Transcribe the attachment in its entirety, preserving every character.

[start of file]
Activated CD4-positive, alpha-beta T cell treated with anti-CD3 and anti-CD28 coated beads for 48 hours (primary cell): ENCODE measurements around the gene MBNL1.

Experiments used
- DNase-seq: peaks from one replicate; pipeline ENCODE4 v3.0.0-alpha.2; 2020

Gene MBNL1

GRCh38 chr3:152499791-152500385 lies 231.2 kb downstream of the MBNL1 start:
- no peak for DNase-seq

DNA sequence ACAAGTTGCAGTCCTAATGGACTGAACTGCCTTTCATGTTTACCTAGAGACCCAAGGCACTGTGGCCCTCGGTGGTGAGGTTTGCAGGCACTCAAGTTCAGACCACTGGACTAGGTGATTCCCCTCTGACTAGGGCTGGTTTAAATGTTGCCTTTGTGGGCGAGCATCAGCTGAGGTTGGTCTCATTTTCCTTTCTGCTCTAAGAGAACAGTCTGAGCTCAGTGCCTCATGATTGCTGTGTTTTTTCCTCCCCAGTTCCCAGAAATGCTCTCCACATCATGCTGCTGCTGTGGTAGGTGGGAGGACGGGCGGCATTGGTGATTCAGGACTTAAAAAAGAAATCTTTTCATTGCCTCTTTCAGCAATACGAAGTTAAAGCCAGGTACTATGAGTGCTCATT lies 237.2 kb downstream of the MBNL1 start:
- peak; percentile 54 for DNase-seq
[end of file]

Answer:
Activated CD4-positive, alpha-beta T cell treated with anti-CD3 and anti-CD28 coated beads for 48 hours (primary cell): ENCODE measurements around the gene MBNL1.

Experiments used
- DNase-seq: peaks from one replicate; pipeline ENCODE4 v3.0.0-alpha.2; 2020

Gene MBNL1

GRCh38 chr3:152499791-152500385 lies 231.2 kb downstream of the MBNL1 start:
- no peak for DNase-seq

DNA sequence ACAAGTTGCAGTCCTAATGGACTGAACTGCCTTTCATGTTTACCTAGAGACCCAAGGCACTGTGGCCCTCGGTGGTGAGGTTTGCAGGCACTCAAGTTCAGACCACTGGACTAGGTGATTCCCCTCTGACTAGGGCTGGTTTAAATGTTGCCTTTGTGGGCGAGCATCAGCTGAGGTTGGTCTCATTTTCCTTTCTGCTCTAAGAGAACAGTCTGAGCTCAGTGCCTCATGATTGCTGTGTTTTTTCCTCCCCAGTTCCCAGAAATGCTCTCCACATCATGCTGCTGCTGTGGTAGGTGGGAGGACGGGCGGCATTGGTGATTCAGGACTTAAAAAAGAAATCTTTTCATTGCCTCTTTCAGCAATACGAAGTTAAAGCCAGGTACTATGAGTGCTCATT lies 237.2 kb downstream of the MBNL1 start:
- peak; percentile 54 for DNase-seq